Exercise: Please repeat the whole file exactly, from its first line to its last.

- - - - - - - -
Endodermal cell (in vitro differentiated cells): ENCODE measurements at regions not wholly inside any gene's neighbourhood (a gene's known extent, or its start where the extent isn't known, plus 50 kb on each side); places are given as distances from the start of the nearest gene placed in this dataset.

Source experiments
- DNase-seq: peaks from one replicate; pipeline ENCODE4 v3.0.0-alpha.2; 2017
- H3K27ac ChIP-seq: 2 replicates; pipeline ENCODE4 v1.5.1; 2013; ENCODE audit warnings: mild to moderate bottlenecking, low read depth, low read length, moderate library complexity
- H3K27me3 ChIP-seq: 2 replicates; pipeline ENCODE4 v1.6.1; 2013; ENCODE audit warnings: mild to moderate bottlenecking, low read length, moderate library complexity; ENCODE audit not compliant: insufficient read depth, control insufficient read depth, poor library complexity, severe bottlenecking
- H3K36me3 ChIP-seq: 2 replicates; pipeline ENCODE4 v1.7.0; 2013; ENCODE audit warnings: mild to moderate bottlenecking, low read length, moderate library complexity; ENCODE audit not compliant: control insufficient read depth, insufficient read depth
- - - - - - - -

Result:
Endodermal cell (in vitro differentiated cells): ENCODE measurements at regions not wholly inside any gene's neighbourhood (a gene's known extent, or its start where the extent isn't known, plus 50 kb on each side); places are given as distances from the start of the nearest gene placed in this dataset.

Source experiments
- DNase-seq: peaks from one replicate; pipeline ENCODE4 v3.0.0-alpha.2; 2017
- H3K27ac ChIP-seq: 2 replicates; pipeline ENCODE4 v1.5.1; 2013; ENCODE audit warnings: mild to moderate bottlenecking, low read depth, low read length, moderate library complexity
- H3K27me3 ChIP-seq: 2 replicates; pipeline ENCODE4 v1.6.1; 2013; ENCODE audit warnings: mild to moderate bottlenecking, low read length, moderate library complexity; ENCODE audit not compliant: insufficient read depth, control insufficient read depth, poor library complexity, severe bottlenecking
- H3K36me3 ChIP-seq: 2 replicates; pipeline ENCODE4 v1.7.0; 2013; ENCODE audit warnings: mild to moderate bottlenecking, low read length, moderate library complexity; ENCODE audit not compliant: control insufficient read depth, insufficient read depth